By Bill Geer
SB 197 allows 9 year old kids to hunt so long as they have a mentor who is 21 years old or older who is close enough to be able to yell at them. This same bill has been brought forward by national interests who don’t even work in Montana for the last few sessions. While this bill might seem like a good idea, wrapped up in the traditions of our forefathers, but it completely disregards the entire reason the state of Montana instituted Hunter Education. It also shows a huge problem with the hunting culture of today: It focuses more on killing animals than of the real lessons to be learned while in the field. Hunting isn’t just about killing an animal. It’s about connecting with the natural world and understanding the movements and habits of the game we pursue. It’s about understanding the hunter’s role in managing wildlife and the conservation of our natural resources.
When I was 11, in 1959, my mother wanted me to go cottontail hunting with my uncle and his sons, that being the cherished entry to manhood in my family. My parents bought me a .22 rifle and an old bolt-action 12-gauge, but required that I first complete hunter education training before starting my adventure afield. That was one of the smartest things they ever did for me.
My folks understood that hunter education training tempers the unrestrained excitement of youth with guns. My cousins I was to hunt with, while sensible, were kids themselves and in no way capable of being mentors with adult sensibility.
Well, wouldn’t you know an accident occurred when an excited cousin shot his 16–gauge at a cottontail in the river bottom without really paying attention to the brush behind the bunny, the brush hiding my uncle on the other side? The pellets that missed the cottontail and penetrated the brush surgically took off the right side of my uncle’s eyeglasses – while he was wearing them. Under SB 197, my excitable, 21 year old cousin would be considered a mentor.
We all have stories like that. That’s why bills like SB 197 are bad. The real world excitement of hunting needs to be tempered by the cooler heads that help us realize that the decisions we make in the field have far greater implications than whether or not the animal in our crosshairs is worth taking.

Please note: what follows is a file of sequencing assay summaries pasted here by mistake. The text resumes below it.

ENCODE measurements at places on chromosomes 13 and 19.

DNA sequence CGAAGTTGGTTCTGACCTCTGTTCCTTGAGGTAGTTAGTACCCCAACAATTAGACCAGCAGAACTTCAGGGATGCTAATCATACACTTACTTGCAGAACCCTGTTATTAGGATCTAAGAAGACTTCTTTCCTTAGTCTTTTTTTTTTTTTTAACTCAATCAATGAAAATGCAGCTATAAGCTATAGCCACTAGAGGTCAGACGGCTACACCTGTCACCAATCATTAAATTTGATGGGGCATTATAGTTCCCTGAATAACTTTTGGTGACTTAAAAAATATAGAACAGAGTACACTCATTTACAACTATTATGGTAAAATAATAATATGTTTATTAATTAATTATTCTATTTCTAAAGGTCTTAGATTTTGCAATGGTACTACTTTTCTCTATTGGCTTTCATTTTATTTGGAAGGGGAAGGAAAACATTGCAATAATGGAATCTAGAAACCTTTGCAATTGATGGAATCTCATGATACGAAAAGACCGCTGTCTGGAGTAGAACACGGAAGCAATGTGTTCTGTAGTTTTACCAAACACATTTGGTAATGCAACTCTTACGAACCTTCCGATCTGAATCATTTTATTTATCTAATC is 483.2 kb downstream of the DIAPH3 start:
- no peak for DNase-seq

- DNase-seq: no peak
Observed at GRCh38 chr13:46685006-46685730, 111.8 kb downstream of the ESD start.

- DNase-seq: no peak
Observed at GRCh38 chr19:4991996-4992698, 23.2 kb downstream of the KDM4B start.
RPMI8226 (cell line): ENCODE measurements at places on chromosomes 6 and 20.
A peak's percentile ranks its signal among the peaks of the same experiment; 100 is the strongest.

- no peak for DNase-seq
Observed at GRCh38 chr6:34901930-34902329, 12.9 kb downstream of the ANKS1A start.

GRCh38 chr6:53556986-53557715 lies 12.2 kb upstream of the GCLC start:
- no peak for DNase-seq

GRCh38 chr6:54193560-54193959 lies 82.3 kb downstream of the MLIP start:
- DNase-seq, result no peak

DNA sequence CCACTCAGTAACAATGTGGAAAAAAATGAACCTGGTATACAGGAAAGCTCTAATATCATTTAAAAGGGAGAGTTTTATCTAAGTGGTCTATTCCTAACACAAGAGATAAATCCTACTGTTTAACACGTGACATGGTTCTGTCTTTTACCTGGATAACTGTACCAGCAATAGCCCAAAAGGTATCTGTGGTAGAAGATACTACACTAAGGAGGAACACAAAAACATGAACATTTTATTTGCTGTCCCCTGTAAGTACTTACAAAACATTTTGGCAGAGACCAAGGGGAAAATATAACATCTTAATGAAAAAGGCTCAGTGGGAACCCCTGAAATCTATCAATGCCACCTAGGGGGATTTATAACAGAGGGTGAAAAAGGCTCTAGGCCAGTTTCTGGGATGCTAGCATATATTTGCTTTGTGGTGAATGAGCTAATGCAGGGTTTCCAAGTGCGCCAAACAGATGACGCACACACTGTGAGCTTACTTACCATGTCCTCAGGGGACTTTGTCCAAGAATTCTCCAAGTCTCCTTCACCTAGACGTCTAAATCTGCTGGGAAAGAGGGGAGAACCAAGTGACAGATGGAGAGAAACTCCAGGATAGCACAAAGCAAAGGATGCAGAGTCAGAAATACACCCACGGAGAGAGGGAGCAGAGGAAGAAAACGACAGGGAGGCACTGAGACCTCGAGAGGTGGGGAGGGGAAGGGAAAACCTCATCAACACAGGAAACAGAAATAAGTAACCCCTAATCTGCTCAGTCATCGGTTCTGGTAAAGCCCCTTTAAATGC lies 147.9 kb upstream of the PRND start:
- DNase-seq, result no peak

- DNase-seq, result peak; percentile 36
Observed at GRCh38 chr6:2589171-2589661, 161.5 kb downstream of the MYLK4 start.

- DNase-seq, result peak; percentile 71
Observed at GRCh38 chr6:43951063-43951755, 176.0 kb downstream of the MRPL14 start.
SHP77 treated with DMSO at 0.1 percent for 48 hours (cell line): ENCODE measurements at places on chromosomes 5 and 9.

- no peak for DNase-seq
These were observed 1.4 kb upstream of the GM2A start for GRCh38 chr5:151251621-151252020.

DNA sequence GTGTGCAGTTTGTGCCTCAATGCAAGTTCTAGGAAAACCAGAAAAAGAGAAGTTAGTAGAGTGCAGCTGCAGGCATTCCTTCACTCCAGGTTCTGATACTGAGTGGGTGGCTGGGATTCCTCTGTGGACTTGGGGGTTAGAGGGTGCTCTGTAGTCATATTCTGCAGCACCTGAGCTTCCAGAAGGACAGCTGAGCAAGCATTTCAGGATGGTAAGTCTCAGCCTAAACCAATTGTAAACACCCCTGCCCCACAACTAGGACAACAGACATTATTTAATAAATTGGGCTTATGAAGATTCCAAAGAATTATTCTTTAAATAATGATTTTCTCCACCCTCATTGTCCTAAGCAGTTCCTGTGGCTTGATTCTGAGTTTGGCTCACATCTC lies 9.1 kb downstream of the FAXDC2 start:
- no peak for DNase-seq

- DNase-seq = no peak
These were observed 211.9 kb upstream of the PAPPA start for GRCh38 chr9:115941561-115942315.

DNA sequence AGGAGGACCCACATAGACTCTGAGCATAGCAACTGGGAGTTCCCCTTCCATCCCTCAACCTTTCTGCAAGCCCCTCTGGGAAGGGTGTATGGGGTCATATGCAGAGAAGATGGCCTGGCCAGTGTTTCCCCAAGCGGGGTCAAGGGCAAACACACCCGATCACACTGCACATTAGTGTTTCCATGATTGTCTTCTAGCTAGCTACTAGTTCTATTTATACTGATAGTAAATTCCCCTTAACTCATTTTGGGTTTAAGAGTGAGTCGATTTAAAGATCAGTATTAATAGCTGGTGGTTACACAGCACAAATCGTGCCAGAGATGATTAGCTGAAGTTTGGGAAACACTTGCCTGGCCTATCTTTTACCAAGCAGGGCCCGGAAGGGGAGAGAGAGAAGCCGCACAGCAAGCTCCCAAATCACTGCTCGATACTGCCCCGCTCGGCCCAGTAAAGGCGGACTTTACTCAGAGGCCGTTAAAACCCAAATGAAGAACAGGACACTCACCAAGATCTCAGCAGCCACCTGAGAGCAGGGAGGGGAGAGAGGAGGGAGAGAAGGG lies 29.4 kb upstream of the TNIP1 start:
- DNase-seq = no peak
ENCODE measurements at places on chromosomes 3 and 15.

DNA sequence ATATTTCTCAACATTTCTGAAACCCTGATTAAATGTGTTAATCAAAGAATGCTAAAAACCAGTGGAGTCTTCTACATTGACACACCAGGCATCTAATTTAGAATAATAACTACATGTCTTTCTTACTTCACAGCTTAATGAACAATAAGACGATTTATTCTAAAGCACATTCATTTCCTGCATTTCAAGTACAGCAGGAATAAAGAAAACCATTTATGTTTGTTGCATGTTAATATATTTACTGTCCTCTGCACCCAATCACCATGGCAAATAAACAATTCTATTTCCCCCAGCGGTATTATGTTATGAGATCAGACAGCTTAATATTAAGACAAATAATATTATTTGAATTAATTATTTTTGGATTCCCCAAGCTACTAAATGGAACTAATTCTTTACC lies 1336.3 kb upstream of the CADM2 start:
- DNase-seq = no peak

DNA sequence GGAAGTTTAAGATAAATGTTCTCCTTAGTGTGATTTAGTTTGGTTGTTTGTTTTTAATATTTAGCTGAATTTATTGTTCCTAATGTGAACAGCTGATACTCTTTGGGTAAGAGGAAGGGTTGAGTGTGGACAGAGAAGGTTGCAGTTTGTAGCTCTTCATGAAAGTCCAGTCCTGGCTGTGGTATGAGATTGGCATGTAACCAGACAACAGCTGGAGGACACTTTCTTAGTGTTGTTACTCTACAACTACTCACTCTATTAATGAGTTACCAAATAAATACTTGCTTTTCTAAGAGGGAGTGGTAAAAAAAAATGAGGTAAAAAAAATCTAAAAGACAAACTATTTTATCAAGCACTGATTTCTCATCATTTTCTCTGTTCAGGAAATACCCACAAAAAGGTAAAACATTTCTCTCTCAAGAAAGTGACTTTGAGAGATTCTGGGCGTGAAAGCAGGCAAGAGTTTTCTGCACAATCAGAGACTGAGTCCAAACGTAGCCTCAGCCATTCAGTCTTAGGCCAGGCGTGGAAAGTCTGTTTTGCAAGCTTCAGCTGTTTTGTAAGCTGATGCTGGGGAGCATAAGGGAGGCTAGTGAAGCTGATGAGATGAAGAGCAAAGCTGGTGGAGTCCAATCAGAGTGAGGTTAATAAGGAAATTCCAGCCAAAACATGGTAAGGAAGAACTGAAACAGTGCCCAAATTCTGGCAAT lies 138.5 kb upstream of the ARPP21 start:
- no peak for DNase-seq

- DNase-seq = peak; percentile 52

By the grace of God my uncle was not hurt, but all hell broke loose right there on the river bottom when he reminded us kids what hunter education was all about-- good judgment and safe shooting, the kind of things most 9-year olds need training to understand.
What on earth were our Senators thinking? While the bill has been amended to make it less egregious (at first, there was no minimum age on the hunter apprentice and the sponsor only had to be 18), it is still a bad idea wrapped up in the banner of hunter opportunity.
The potential for abuse is very high with this bill. Hunter’s Ed produces ethical, sharp, well educated hunter-conservationists. Many hunter education instructors testified against this bill. So did many sportsmen’s organizations. Kudos to them for recognizing that the thrill of hunting is not in the kill, but in the ethical ability to do things the right way, even when no-one is looking. SB 197 changes that ethic and places the kill above the ethics. While that might seem like a small change, it really is a large one.
As hunters, we have a duty to not only ethically harvest wildlife in the most humane possible, we have a duty to conserve that species and it’s habitat. By allowing the harvest to become the ultimate prize in the hunting experience, we remove the ethical standards taught to us all during Hunter Education.